Article written by: Lindsay Tymchyna (April 2016) who is solely responsible for its content.







Although there is no accurate date for when Bhavabhuti actually lived, as Sanskrit authors did not give away any telling information about their personal lives or the age in which they lived, there are many indicators in other Sanskrit literature giving reference to the time when Bhavabhuti flourished (Mirashi 1). The playwright is referenced multiple times in the Rajatarangini (a historical chronical of early India). These verses describe Bhavabhuti as a colleague of Vakpatiraja in the Court of Yasovarman (Mirashi 3), both of which flourished in the early 8th century. In addition, Vamana cites illustrations from Bhavabhuti’s works in 800 CE, from which historians concluded that Bhavabhuti’s work must have been famous prior to this time (Mirashi 9). Through the use of these crucial markers, most historians have approximated that Bhavabhuti lived and did the majority of his dramatic work in the first quarter of the 8th century C.E., specifically from 700 – 730 CE (Mirashi 3).

Bhavabhuti was born to a learned priestly family of Brahmins in Vidarbha, which resulted in a vast knowledge of both language and philosophy (Bhat 155). In the prologue of his play Malati-Madhava, he claimed to have been conversant in Vyakarana, Mimamsa, and Nyaya, besides having extensive expertise in the Vedas, Sankhya, and Yoga (Ramanathan 1). The fact that Bhavabhuti was well-educated was not lost on him, for he references himself as Srikanthapadalanchanah, which means “adorned with rich learning” (Ramanathan 1). Following this reference, historians believe it is unlikely that Bhavabhuti’s name was actually that which was written on his work. The manuscript for Malati-Madhava references the author as a disciple of Kumarila named Umbekacarya. Bhavabhuti’s family surname was Udumbara, so historians believe the name Umbekacarya may have been derived from there (Bhavabhuti 1967: 5).

Because Bhavabhuti was born into the Brahmin caste, he was expected to follow tradition and attempt to strengthen his family’s name. However, he chose not to carry on the rituals and traditions of his family and focused instead on drama. Being a writer in early India was in itself viewed badly as it did not focus on religious traditions set out for individuals, but Bhavabhuti’s association with actors (who were regarded as low-class citizens) as he began writing greatly upset his family (Bhat 155). Vidarbha, and Padmaputa in general, was not a prosperous area and so Bhavabhuti left Vidarbha, where he had grown up, to seek fortune in North India (Mirashi 17). He travelled to Padmavati and resided there for a few years, though he staged his plays at Kalapriya, a city north of Padmavati. Because Bhavabhuti held his plays away from the city and not in the royal court, he did not receive royal patronage there (Mirashi 18). However, King Yasovarman of Kanauj heard of Bhavabhuti’s work as his fame became widespread, resulting in Bhavabhuti becoming Poet Laureate at his court (Mirashi 19).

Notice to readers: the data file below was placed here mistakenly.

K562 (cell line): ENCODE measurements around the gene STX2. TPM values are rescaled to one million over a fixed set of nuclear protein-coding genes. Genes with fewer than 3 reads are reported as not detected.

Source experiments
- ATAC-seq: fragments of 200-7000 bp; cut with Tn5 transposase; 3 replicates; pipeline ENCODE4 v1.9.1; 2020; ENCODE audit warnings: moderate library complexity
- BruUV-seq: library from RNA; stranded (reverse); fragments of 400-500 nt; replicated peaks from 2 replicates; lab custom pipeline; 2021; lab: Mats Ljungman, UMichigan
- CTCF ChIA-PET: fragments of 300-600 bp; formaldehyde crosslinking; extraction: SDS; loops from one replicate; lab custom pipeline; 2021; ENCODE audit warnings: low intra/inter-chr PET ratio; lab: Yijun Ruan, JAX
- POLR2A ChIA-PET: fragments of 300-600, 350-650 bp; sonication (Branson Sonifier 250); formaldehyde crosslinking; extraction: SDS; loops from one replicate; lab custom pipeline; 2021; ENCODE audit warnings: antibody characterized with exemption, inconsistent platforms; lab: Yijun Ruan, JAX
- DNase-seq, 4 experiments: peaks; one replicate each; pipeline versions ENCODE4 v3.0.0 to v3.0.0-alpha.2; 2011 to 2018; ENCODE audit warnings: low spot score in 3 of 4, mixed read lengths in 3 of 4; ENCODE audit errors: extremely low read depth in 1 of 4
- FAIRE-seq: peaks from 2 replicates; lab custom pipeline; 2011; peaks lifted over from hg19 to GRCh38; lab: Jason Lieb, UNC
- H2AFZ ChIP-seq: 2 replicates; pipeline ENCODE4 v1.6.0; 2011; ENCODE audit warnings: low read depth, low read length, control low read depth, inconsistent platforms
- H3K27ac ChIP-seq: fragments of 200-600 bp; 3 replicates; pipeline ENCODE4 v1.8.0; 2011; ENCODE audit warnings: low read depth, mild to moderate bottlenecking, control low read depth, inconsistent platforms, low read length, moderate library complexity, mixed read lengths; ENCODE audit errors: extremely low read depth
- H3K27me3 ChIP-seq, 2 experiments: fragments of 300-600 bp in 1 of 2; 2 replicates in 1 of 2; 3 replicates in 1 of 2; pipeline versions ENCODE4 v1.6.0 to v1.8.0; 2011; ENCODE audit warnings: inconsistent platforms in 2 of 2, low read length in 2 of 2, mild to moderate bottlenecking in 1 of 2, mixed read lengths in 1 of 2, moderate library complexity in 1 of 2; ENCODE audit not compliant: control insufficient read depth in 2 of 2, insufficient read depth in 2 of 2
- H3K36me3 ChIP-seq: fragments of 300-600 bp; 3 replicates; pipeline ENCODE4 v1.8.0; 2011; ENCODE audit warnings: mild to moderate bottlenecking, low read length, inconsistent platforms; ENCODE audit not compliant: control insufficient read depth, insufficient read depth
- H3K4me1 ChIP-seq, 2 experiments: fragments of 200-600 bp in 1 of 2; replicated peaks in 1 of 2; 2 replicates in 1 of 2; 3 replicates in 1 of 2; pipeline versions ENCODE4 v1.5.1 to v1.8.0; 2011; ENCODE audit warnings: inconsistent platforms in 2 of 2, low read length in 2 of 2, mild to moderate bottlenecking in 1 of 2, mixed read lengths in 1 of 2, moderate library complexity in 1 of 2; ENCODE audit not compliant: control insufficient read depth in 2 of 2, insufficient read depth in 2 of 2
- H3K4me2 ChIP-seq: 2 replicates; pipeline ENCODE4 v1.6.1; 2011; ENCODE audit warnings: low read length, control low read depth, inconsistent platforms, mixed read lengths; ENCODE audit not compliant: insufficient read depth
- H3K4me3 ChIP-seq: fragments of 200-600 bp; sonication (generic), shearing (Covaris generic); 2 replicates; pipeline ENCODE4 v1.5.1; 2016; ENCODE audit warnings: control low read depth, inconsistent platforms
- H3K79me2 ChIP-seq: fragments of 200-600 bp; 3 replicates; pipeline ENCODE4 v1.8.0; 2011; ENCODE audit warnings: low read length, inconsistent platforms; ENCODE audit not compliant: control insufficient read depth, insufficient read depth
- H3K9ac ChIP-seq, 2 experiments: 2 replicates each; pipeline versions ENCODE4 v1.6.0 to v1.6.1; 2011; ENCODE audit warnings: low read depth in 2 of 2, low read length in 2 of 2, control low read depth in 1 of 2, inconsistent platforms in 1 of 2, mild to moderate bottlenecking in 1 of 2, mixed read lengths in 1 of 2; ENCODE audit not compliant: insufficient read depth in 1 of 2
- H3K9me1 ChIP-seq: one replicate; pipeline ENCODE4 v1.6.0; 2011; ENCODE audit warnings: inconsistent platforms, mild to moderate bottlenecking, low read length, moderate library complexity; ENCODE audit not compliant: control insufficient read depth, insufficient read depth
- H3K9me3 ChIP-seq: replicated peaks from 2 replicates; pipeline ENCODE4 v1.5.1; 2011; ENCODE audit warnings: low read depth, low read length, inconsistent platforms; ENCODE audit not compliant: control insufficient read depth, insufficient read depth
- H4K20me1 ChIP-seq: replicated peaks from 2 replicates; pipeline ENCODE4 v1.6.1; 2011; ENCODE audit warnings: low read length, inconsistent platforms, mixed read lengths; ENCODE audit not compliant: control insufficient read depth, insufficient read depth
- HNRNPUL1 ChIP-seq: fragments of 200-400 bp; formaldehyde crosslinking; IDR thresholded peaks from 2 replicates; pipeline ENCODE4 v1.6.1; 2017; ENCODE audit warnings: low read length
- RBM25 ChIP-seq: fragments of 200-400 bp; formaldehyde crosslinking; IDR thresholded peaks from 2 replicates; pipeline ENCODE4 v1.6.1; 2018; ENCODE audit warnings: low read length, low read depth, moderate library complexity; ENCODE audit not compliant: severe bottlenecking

Although known almost exclusively for his three plays, Mahaviracarita, Malati-Madhava, and Uttara Rama Carita, it is possible that Bhavabhuti had written other pieces. Quotes in Sargadhara’s Paddhati and Gadadharabhatta’s Rasikajibana demonstrate that Bhavabhuti may have had other works that are lost or have yet to be discovered (Bhavabhuti 1967: 8). It is not possible to comment on unknown works, and thus analysts only credit Bhavabhuti for the plays that are commonly known. Though his writing does not contain any humor, he possesses a lyrical element that dominates throughout every play (Bhavabhuti 1967: 13). His mastery of multiple languages resulted in the use of very high-level speech, which, criticized by analysts as “pretentious”, was not at all suited to efficiently convey inner thought or to please audiences viewing the play (Bhavabhuti 1967: 13).